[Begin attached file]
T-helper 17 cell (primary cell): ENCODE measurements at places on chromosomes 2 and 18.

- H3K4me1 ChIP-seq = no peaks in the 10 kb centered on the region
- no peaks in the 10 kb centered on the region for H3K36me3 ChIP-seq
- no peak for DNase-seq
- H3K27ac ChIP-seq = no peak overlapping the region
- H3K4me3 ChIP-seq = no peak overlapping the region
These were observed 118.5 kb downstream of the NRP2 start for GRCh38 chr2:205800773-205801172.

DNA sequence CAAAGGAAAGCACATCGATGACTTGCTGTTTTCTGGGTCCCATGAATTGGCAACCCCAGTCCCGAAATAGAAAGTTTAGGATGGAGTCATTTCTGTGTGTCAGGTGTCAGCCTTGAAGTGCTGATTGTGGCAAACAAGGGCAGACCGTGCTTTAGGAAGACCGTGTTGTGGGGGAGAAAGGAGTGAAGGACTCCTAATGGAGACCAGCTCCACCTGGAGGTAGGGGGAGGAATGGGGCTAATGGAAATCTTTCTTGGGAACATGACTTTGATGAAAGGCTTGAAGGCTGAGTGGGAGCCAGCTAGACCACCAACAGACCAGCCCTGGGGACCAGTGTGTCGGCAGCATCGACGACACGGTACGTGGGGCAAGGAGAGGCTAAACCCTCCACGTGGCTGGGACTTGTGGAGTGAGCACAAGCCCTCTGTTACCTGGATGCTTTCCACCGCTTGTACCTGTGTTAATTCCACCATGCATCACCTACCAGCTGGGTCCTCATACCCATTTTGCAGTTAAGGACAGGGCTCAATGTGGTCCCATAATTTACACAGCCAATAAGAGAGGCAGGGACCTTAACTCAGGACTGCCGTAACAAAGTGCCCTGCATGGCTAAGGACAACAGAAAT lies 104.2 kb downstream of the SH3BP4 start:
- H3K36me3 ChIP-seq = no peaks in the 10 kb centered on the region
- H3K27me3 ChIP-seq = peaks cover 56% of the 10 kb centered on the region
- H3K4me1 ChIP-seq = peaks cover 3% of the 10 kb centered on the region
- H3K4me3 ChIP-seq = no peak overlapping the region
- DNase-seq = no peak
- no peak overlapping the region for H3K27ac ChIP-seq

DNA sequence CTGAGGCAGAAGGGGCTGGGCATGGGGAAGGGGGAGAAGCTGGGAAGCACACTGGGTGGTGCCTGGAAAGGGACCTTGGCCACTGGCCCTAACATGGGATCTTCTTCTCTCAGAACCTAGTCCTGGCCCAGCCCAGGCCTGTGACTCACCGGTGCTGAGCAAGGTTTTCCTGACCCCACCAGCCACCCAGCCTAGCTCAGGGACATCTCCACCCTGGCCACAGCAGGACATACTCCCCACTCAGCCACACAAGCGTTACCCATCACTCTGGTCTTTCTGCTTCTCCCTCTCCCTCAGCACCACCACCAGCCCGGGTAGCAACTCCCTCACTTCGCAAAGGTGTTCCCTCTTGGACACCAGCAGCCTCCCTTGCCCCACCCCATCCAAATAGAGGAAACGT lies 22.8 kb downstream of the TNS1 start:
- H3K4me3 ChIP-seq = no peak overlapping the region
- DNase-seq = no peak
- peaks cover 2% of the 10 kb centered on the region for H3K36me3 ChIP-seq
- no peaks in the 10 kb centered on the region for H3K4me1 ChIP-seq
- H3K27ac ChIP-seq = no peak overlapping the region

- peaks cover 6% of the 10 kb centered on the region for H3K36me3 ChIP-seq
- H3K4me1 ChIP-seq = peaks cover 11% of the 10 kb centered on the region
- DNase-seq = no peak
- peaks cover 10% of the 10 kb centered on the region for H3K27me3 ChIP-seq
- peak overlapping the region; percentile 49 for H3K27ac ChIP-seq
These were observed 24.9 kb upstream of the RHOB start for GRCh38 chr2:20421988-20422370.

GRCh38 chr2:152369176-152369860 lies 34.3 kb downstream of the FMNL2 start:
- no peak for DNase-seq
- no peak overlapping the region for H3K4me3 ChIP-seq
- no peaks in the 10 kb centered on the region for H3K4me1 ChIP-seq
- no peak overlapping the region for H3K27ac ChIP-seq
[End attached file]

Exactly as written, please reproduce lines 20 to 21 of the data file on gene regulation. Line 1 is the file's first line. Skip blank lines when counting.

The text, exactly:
- H3K27ac ChIP-seq = no peak overlapping the region

- peaks cover 6% of the 10 kb centered on the region for H3K36me3 ChIP-seq